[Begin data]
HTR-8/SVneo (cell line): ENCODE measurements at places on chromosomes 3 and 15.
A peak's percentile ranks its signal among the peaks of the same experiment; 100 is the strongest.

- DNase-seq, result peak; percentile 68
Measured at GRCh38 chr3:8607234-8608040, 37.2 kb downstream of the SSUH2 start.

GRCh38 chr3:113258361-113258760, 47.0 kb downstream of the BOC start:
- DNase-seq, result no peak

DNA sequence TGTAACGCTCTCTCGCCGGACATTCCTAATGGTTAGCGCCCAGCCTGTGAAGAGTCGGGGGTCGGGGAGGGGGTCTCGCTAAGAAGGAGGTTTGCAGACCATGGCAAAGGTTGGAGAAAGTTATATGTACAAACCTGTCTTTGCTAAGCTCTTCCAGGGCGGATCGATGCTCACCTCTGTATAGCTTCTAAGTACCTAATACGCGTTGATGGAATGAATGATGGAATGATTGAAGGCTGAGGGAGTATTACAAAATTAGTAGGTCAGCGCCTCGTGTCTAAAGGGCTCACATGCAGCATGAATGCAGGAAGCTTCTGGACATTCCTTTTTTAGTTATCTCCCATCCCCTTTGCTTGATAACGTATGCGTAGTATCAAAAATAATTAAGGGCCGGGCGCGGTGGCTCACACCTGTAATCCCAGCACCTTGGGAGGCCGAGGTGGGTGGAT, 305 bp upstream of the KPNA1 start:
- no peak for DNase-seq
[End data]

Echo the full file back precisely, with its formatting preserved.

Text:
HTR-8/SVneo (cell line): ENCODE measurements at places on chromosomes 3 and 15.
A peak's percentile ranks its signal among the peaks of the same experiment; 100 is the strongest.

- DNase-seq, result peak; percentile 68
Measured at GRCh38 chr3:8607234-8608040, 37.2 kb downstream of the SSUH2 start.

GRCh38 chr3:113258361-113258760, 47.0 kb downstream of the BOC start:
- DNase-seq, result no peak

DNA sequence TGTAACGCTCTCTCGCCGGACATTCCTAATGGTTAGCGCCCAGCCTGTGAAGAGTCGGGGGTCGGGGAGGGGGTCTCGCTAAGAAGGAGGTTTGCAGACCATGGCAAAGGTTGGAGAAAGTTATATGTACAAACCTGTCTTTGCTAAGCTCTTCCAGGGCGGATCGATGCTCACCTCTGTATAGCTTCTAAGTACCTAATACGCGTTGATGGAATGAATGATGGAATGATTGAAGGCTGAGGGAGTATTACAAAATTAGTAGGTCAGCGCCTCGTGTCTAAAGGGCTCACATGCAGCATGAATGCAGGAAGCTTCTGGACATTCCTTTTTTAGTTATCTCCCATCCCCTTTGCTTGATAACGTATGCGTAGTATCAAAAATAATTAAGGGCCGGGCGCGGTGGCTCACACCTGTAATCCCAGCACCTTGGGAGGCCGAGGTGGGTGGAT, 305 bp upstream of the KPNA1 start:
- no peak for DNase-seq